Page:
Nextbook’s second annual “festival of ideas” will be held Sunday in New York. This year’s theme is “Jews and Power” and it will feature thinkers like J.J. Goldberg and Ruth Wisse. In preparation, Wisse, who recently wrote a book bearing the same name as the conference, penned a piece for The Forward that argues how the world would have changed if the Jews had remained the masters of their own universe.
Had Jews always remained a self-governing people in their land, there would have been no Crusader wars over Jerusalem, no Spanish Inquisition and no Holocaust. Karl Marx would not have concluded that “the bill of exchange is the Jew’s actual god” and Stalin would not have mounted a lethal campaign against Jewish “rootless cosmopolitans.” Host nations would not have wreaked upon Jews some of the most terrible evils in the history of humankind. The Jewish contribution to the welfare of the world would have been all the greater had the Jews managed to secure for themselves their aboriginal land.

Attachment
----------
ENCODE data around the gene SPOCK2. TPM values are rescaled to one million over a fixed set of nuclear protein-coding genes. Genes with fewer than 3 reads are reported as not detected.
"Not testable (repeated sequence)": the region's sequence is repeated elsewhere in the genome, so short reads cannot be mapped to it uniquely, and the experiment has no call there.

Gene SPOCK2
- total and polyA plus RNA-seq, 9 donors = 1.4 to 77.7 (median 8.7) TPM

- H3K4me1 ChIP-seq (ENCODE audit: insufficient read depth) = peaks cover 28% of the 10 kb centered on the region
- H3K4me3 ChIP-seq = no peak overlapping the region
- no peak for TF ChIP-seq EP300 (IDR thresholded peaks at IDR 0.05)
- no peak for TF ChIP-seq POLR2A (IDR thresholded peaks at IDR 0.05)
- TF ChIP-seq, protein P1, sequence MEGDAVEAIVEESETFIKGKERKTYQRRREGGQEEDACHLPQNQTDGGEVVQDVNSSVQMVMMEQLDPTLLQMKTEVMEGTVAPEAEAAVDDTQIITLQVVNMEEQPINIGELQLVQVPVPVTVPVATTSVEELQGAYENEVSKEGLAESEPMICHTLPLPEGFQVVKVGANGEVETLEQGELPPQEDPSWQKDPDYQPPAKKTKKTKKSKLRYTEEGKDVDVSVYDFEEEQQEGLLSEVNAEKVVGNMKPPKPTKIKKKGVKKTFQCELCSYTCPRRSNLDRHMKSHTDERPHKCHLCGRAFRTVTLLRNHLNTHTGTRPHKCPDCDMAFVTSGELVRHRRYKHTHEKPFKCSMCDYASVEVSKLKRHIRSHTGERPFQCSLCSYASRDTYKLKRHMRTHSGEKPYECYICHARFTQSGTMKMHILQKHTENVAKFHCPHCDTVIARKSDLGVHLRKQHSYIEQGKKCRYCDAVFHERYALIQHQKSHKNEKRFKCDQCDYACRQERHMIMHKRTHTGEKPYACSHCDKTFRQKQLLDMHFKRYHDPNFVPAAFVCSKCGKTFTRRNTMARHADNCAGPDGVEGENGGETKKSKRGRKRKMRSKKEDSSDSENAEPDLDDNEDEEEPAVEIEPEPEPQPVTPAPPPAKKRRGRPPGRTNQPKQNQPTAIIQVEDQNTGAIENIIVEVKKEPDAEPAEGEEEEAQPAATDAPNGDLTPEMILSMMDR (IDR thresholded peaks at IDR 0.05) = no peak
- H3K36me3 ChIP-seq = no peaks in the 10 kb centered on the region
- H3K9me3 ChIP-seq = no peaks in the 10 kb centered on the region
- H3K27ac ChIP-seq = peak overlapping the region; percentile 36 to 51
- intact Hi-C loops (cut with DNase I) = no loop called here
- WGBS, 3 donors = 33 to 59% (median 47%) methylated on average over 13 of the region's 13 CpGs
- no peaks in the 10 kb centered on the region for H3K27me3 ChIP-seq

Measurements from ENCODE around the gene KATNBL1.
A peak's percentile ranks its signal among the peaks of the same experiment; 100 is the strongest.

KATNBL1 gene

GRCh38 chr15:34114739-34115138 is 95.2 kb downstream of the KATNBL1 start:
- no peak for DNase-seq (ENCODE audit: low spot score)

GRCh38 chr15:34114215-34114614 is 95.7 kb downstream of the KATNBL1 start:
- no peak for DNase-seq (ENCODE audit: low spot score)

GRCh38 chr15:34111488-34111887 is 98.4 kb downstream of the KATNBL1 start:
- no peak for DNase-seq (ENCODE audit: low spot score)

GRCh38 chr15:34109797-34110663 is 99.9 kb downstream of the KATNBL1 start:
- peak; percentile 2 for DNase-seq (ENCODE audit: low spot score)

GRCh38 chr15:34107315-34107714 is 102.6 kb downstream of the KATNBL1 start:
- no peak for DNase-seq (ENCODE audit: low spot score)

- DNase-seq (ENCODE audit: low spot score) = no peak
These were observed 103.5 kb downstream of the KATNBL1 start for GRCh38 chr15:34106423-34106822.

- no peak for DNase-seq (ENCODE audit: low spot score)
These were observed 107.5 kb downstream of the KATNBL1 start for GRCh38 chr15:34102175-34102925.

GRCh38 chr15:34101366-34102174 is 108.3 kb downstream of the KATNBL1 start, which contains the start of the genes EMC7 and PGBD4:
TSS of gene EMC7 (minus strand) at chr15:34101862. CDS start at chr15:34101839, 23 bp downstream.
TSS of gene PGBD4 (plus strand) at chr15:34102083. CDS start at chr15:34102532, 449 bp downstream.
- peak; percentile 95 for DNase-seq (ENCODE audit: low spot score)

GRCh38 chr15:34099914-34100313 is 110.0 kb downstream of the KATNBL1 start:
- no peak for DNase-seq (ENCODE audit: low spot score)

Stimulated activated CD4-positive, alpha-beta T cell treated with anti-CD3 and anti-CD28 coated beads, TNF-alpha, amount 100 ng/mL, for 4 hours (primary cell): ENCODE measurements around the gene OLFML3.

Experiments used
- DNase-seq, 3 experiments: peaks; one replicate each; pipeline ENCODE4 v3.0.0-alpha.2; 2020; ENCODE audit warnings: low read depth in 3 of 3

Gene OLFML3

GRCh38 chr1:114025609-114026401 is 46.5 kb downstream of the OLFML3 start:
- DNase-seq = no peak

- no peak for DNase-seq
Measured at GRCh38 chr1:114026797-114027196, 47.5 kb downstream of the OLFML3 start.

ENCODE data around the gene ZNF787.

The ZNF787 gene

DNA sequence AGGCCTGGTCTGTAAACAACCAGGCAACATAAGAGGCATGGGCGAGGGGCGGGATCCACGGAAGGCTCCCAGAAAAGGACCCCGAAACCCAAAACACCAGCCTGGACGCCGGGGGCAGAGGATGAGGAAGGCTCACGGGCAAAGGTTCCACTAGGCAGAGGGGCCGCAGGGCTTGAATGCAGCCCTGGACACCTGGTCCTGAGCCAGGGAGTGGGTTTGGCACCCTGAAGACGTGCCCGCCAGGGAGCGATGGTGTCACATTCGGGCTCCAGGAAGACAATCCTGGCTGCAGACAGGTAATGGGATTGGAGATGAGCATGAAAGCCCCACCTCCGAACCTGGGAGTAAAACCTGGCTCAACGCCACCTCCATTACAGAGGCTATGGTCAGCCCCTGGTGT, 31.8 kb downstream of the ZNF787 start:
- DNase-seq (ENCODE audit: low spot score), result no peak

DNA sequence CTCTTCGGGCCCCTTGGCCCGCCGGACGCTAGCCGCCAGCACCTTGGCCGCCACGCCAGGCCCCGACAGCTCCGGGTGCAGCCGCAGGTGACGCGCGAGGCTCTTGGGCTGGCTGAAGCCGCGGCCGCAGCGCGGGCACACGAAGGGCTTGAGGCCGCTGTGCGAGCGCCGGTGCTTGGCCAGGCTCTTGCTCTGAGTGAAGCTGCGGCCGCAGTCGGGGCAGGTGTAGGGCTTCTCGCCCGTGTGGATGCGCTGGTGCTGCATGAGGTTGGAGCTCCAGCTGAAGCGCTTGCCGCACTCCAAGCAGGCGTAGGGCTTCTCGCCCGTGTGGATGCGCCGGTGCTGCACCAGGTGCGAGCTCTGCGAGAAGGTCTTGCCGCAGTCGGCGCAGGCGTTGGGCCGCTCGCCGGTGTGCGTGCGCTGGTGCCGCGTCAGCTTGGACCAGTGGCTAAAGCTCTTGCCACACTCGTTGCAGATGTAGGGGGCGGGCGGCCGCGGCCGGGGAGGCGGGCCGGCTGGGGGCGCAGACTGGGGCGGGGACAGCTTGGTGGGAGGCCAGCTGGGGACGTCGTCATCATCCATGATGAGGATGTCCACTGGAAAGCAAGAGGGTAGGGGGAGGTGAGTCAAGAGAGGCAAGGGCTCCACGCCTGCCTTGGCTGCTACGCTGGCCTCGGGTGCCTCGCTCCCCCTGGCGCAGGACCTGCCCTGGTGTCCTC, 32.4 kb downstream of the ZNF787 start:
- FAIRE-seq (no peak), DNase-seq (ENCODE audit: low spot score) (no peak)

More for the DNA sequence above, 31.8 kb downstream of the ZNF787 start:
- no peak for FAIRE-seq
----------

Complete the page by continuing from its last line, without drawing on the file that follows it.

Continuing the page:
She talks about how Jews saw their exile as punishment for poor Torah observance and the challenges of Jewish self-governance in Europe, which usually ended in expulsion, and then concludes:
Today’s Jews rightfully resent the assaults against them, wishing that they could be allowed to live in peace. New generations of Israelis dislike having to soldier; American Jewish students dislike having to defend Israel on campus. But paradoxically, Jews cannot achieve peace for themselves, never mind for the rest of the world, unless they convince their enemies they are unbeatable and home for good. Jews can only help to “repair the world” by insisting that their assailants begin to repair themselves.
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